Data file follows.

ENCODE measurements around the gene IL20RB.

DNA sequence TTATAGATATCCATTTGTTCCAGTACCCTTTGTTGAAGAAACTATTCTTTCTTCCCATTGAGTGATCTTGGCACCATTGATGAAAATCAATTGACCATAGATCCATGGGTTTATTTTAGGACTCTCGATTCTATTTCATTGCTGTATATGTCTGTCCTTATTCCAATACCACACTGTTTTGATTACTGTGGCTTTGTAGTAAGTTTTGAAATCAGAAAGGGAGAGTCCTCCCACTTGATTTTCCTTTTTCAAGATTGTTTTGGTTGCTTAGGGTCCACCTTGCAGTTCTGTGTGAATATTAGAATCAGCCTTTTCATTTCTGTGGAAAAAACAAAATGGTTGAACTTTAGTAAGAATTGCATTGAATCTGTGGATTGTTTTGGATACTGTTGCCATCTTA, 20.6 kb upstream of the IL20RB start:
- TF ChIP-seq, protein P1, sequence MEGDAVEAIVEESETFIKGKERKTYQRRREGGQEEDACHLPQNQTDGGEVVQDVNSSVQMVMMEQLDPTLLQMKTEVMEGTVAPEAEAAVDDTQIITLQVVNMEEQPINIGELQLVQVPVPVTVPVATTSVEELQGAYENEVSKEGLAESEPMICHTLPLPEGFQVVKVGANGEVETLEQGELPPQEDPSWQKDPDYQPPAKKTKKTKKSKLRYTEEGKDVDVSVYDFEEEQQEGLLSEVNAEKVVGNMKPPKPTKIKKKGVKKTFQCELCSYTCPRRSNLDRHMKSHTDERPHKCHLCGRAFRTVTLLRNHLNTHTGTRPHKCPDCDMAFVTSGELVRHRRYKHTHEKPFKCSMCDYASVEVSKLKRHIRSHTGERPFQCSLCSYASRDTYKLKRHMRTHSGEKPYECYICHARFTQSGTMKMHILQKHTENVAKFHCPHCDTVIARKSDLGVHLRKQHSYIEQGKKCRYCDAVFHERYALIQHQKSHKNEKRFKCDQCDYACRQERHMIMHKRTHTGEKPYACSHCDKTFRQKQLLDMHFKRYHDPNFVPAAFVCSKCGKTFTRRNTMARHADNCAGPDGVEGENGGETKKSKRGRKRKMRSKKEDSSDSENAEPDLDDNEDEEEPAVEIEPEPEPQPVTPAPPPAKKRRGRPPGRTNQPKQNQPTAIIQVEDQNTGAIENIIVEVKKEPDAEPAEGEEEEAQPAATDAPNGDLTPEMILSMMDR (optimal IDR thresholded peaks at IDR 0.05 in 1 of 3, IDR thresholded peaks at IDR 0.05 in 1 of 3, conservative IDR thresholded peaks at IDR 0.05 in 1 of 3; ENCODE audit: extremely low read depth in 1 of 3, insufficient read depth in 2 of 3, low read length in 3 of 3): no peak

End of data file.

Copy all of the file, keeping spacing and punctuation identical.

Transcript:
ENCODE measurements around the gene IL20RB.

DNA sequence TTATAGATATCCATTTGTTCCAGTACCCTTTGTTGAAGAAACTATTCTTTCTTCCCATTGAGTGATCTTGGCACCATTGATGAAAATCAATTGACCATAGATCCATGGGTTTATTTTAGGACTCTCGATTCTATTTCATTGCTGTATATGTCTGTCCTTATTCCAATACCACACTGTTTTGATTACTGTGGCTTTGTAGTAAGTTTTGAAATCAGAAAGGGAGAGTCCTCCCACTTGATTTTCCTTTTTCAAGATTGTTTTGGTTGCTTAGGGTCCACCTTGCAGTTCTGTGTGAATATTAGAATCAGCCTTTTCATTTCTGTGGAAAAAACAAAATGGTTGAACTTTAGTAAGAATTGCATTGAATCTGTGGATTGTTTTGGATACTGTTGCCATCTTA, 20.6 kb upstream of the IL20RB start:
- TF ChIP-seq, protein P1, sequence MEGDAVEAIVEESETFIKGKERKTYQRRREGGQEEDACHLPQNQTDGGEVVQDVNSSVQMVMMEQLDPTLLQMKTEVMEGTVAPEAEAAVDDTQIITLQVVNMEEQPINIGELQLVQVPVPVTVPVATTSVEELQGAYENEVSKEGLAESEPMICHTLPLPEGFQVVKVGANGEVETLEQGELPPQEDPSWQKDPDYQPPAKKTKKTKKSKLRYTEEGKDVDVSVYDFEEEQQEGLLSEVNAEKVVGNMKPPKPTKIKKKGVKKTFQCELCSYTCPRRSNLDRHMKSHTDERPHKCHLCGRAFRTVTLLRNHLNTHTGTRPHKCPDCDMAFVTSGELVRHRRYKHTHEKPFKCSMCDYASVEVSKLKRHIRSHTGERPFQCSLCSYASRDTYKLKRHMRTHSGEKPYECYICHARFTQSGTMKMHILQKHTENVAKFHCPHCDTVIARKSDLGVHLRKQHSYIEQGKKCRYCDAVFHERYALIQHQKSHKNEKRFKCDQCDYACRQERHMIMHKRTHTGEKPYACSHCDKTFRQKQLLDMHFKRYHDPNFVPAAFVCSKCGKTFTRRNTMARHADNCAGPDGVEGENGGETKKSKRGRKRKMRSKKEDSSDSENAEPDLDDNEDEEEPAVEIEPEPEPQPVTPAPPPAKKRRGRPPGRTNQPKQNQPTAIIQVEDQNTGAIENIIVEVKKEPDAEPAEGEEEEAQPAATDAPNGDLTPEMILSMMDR (optimal IDR thresholded peaks at IDR 0.05 in 1 of 3, IDR thresholded peaks at IDR 0.05 in 1 of 3, conservative IDR thresholded peaks at IDR 0.05 in 1 of 3; ENCODE audit: extremely low read depth in 1 of 3, insufficient read depth in 2 of 3, low read length in 3 of 3): no peak